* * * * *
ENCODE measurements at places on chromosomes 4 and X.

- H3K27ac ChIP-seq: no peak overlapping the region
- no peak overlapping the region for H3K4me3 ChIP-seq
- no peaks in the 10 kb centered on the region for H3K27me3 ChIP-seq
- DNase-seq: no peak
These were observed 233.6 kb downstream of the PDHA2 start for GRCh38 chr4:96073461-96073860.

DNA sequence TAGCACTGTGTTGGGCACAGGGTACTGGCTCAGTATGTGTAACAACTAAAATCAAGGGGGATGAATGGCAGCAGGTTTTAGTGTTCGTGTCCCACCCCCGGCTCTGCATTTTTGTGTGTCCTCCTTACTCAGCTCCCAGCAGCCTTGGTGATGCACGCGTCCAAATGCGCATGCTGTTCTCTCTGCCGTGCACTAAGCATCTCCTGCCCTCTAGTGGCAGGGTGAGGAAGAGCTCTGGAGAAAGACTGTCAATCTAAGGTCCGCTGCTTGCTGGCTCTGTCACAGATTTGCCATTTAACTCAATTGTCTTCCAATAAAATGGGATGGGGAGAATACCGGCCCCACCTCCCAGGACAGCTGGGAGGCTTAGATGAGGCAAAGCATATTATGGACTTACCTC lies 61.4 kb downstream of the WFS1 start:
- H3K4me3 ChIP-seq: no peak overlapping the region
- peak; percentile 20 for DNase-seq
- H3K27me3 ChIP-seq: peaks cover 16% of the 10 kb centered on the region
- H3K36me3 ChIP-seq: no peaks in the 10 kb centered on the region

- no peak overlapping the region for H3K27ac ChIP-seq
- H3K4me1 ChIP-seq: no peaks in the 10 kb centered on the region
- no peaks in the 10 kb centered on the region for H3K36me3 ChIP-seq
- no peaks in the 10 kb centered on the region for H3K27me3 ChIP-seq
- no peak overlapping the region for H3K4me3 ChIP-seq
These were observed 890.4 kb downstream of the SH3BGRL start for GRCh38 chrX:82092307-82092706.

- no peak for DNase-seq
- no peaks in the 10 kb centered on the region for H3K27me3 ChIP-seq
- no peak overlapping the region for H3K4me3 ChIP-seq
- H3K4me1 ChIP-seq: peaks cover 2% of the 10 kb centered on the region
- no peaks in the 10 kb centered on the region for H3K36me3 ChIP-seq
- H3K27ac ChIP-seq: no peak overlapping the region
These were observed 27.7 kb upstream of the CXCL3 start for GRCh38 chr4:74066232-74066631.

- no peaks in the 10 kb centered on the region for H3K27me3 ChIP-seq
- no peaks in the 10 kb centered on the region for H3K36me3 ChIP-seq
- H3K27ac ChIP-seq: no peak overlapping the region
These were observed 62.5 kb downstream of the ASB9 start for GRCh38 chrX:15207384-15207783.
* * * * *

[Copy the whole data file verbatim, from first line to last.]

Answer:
ENCODE measurements at places on chromosomes 4 and X.

- H3K27ac ChIP-seq: no peak overlapping the region
- no peak overlapping the region for H3K4me3 ChIP-seq
- no peaks in the 10 kb centered on the region for H3K27me3 ChIP-seq
- DNase-seq: no peak
These were observed 233.6 kb downstream of the PDHA2 start for GRCh38 chr4:96073461-96073860.

DNA sequence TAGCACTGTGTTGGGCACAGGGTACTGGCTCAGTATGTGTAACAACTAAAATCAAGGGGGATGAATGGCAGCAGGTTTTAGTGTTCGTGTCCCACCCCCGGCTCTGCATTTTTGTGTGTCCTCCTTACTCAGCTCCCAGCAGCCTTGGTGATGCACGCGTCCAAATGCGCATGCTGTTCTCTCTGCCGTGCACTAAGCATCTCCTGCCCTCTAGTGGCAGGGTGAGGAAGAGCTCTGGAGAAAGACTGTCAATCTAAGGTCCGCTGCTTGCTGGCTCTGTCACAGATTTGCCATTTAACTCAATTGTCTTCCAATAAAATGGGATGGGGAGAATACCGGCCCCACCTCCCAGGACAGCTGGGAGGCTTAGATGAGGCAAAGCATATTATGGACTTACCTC lies 61.4 kb downstream of the WFS1 start:
- H3K4me3 ChIP-seq: no peak overlapping the region
- peak; percentile 20 for DNase-seq
- H3K27me3 ChIP-seq: peaks cover 16% of the 10 kb centered on the region
- H3K36me3 ChIP-seq: no peaks in the 10 kb centered on the region

- no peak overlapping the region for H3K27ac ChIP-seq
- H3K4me1 ChIP-seq: no peaks in the 10 kb centered on the region
- no peaks in the 10 kb centered on the region for H3K36me3 ChIP-seq
- no peaks in the 10 kb centered on the region for H3K27me3 ChIP-seq
- no peak overlapping the region for H3K4me3 ChIP-seq
These were observed 890.4 kb downstream of the SH3BGRL start for GRCh38 chrX:82092307-82092706.

- no peak for DNase-seq
- no peaks in the 10 kb centered on the region for H3K27me3 ChIP-seq
- no peak overlapping the region for H3K4me3 ChIP-seq
- H3K4me1 ChIP-seq: peaks cover 2% of the 10 kb centered on the region
- no peaks in the 10 kb centered on the region for H3K36me3 ChIP-seq
- H3K27ac ChIP-seq: no peak overlapping the region
These were observed 27.7 kb upstream of the CXCL3 start for GRCh38 chr4:74066232-74066631.

- no peaks in the 10 kb centered on the region for H3K27me3 ChIP-seq
- no peaks in the 10 kb centered on the region for H3K36me3 ChIP-seq
- H3K27ac ChIP-seq: no peak overlapping the region
These were observed 62.5 kb downstream of the ASB9 start for GRCh38 chrX:15207384-15207783.